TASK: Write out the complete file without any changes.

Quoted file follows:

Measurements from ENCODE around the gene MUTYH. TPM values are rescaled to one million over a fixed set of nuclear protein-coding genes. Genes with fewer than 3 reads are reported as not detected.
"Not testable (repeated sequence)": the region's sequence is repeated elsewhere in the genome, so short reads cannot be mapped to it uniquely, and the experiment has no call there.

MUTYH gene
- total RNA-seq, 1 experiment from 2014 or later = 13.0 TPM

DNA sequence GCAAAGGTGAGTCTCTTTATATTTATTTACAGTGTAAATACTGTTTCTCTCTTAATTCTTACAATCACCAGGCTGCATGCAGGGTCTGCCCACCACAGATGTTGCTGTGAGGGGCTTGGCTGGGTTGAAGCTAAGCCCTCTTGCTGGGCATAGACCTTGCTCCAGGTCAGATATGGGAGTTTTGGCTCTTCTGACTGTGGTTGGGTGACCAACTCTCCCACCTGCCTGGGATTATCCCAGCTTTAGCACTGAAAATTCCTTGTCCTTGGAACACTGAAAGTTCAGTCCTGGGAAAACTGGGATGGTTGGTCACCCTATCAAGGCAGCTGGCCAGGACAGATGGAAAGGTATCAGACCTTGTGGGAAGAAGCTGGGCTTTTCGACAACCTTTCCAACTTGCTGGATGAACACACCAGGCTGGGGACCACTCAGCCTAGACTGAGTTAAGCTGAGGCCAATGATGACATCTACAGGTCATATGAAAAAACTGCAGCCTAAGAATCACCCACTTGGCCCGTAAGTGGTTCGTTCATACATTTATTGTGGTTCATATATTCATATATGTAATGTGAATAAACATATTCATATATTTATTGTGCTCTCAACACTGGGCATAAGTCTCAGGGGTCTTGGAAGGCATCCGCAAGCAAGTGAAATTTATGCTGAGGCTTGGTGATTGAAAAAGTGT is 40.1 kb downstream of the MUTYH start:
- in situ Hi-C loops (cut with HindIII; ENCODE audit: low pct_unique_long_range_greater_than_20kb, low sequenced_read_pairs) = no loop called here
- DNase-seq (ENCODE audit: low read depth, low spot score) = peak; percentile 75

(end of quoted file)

Measurements from ENCODE around the gene MUTYH. TPM values are rescaled to one million over a fixed set of nuclear protein-coding genes. Genes with fewer than 3 reads are reported as not detected.
"Not testable (repeated sequence)": the region's sequence is repeated elsewhere in the genome, so short reads cannot be mapped to it uniquely, and the experiment has no call there.

MUTYH gene
- total RNA-seq, 1 experiment from 2014 or later = 13.0 TPM

DNA sequence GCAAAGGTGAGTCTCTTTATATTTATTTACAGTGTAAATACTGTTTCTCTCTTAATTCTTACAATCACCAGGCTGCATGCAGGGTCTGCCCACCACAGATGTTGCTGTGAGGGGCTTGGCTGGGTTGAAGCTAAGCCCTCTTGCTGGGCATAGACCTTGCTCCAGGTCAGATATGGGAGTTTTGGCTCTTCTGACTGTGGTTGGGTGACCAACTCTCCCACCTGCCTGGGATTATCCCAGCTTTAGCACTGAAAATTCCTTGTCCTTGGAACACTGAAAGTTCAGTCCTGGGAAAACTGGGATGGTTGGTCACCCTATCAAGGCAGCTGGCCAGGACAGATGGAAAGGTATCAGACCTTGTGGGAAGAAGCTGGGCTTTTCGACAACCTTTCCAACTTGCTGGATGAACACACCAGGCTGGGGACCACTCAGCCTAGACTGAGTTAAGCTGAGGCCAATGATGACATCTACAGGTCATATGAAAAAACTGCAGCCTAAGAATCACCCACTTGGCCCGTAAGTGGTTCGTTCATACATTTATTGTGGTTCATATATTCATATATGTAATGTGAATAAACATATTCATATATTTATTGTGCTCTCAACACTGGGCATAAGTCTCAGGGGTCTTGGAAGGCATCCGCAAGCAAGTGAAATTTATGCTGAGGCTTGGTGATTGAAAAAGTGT is 40.1 kb downstream of the MUTYH start:
- in situ Hi-C loops (cut with HindIII; ENCODE audit: low pct_unique_long_range_greater_than_20kb, low sequenced_read_pairs) = no loop called here
- DNase-seq (ENCODE audit: low read depth, low spot score) = peak; percentile 75